Today, Oscar is behaving. He asks me a ton of questions. He points to the phrase ‘her old man.’ I tell him old man sometimes refers to someone’s father. I do not go into that it could refer to a husband as well. He points to the phrase ‘wilted carnations’. What is this he asks? I tell him dead flowers. The bad kid is going to take the dying man dead flowers.
“Sumran, I promise I will never take you dead flowers when you are dying,” I tell Sumran.
“Teacher, you will die before me.”
“Are you threatening me?” I ask her.
“No, Teacher, I am telling truth,” she tells me matter of factly.
Yes, sometimes, I say this stuff to entertain myself. Sometimes everything is Godard. Maybe I am going through my French New Wave phase.
Sooham asks me what ‘drinking’ means.
“Like water?” he asks
“Here,” I tell him “drinking refers to alcohol, booze, vodka, whiskey, rotgut, moonshine…”
“Oh, like wine?” Oscar interjects.
“No, I’m talking hard stuff,” I say and then add, again, for my own amusement, “Texas T – Black Gold.” By now, I am sure there are flutes and drums and tubas in the background playing something patriotically American.
“Like ginger ale?” Oscar asks. With this comment, you would assume he is being a wiseass but he is not. He tells me ginger ale is an adult drink. Ginger ale, Sumran is now interested in ginger ale. I tell her it is ginger flavored soda. She tells me that sounds awful.
“Ginger stinks!” she adds with the emphasis of sixth grade positive correctness.
While the others are reading, Kevin has a sour look on his face. This is academic tyranny.
“This is hard for me!” Kevin tells me.
“Because you’re so stupid!” Lillian shoots back with the comedic timing of Nipsy Russell, Minnie Pearl or Paul Lynde.
Okay, I know I should not laugh, without a doubt I should not laugh but on the other hand, Lillian is such a goodie-goodie when it comes down to it. She is not a wise acre. This completely caught me off-guard. Spontaneously, I laugh uncontrollably. Matt O calls this the laugh that is not the machine gun laugh, this is the someone just poked himself in the eye laugh, my other laugh, the other white meat. Surprise, sometimes, will come around.
Once again, I tell Kevin to underline the words with which he is not familiar. Less than half-heartedly, he does this. Finally, I decide to put him into a headlock. This is fairly easy. He is just a little guy. This makes him laugh. Sometimes, I wonder if they decide ahead of time who amongst them is going to get under my skin or if this is spontaneous act of juvenile solidarity.
Oscar is still curious. He asks me about the phrase ‘drawn out breaths.’ Naturally, I go into my Olivier rattle of death breath. I start breathing real slow and real hard. Eyes, Oscar’s eyes become wide. I breathe slower and heavier. The students are fixated on my mock death. They love my overdramatic death scenes. This is Mackenzie Phillips of One Day at a Time in some overwrought ABC Television Movie of the Week. When I can breathe no slower, and my breaths are as hard as arithmetic Chinese style, I collapse; I collapse into Kevin’s lap. Everyone laughs.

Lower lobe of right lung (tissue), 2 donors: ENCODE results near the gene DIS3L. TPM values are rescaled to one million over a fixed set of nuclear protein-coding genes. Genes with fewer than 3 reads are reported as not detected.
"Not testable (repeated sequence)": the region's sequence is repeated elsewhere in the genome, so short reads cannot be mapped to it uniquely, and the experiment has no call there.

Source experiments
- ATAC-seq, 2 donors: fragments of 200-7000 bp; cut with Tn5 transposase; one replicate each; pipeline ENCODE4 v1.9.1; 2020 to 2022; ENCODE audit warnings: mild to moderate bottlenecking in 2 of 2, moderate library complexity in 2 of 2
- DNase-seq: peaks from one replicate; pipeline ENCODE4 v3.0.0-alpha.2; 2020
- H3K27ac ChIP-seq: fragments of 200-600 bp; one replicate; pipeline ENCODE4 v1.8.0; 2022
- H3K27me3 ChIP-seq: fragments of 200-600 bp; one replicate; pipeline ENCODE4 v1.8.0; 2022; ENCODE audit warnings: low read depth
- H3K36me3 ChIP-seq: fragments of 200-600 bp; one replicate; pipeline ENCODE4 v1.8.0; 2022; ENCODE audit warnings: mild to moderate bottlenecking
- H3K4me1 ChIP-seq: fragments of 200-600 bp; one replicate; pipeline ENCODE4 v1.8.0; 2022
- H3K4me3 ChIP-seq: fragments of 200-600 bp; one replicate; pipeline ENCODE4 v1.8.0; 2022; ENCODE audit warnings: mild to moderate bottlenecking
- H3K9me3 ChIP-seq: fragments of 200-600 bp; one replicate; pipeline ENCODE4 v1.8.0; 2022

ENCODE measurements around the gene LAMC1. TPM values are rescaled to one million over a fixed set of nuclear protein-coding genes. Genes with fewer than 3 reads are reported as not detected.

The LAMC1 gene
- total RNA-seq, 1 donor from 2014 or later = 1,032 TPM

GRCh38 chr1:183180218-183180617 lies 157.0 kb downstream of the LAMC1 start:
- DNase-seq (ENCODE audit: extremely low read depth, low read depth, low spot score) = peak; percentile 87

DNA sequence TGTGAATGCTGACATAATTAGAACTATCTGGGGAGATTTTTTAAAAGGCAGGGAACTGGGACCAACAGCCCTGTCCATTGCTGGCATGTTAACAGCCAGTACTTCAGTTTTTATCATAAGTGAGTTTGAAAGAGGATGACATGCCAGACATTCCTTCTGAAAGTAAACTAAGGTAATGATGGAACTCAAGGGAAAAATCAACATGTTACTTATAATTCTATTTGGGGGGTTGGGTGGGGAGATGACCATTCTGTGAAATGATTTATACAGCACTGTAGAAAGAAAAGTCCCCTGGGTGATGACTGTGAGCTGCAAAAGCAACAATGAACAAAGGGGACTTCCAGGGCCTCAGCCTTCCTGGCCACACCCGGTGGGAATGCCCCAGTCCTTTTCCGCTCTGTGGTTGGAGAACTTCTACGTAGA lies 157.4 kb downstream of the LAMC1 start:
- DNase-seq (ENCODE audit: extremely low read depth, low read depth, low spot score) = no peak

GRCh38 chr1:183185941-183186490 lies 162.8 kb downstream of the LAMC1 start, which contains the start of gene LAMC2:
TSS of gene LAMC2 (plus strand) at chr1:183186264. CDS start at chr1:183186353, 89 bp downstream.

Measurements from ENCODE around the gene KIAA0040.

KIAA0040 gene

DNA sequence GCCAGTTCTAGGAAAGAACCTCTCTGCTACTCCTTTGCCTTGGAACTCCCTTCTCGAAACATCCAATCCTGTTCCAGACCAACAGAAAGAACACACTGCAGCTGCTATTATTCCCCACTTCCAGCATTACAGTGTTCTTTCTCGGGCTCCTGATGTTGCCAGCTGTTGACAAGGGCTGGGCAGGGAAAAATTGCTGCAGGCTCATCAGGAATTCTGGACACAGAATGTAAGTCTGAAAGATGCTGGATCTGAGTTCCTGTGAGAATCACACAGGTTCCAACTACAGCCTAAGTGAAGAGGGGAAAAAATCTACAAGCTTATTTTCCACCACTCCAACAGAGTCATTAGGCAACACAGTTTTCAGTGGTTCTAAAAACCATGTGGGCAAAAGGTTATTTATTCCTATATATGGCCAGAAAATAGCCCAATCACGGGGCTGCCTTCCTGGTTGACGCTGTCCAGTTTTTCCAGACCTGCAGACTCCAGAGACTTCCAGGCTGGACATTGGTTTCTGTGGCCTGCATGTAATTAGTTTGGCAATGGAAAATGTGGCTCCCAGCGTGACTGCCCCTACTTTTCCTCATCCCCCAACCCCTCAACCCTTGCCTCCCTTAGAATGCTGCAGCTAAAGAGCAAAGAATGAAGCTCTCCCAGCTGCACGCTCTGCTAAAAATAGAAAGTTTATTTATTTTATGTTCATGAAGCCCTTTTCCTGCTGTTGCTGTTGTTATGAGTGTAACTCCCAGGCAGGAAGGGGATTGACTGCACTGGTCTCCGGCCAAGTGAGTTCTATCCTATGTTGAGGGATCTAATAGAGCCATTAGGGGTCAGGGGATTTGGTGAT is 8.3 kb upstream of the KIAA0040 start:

Later, I explain what open sores are to Oscar. He tells me this is disgusting. Again, this is why I love being a teacher. Not often, did I fall into a co-worker's lap when I was in advertising.
At the urinal, Jackie asks me if the drum is big. I tell him it is 14 inches.
Finally, I am having a really good day. One good day a week, maybe that is enough, maybe that is all that we can hope for, that is more good days than most people have.
In the early afternoon, I hear music. The same music to which I hear the students do their routines in the morning. I go to the library and look out the window. The sports field is vacant. This is a mystery. Maybe the music is coming from some room within the school’s walls.
My guitar is back at my apartment. I meant to grab it when I went back before lunch. I did not. As I am going down the stairway of the school, I look out the window. The music mystery is solved. In a V formation, I see Lillian and two other girls doing something akin to a cheerleader routine - but more like a rifle squad routine sans rifles. Inside the school gates, they do their routine to an audience of sixth graders with the pep squad instructor beaming by the ghetto blaster. The kind guard with the mole at the base of his right nostril is smiling at the gatehouse.
Xiao Ma is videotaping. Today he is wearing a yellow robe with pink silk pajama slacks. His t-shirt says ‘Fight the High.’
This makes me smile. Today is a good day. Patti plays in my head:
Legions of light, virtuous flight. Ignite, excite. And you will see us coming, V formation, through the sky. Film survives. Eyes cry…The nail, the grail; that’s all behind thee. In deed, in creed, the curve of our speed. And we believe that we will raise the sky. We got to fly over the land, over the sea. Fate unwinds and if we die, souls arise.God, do not seize me please, till victory.
Okay, I lied about Xiao Ma. He is not wearing a yellow robe, nor is he wearing pink silk pajama slacks. And, he probably does not even own a shirt that says ‘Fight the High.’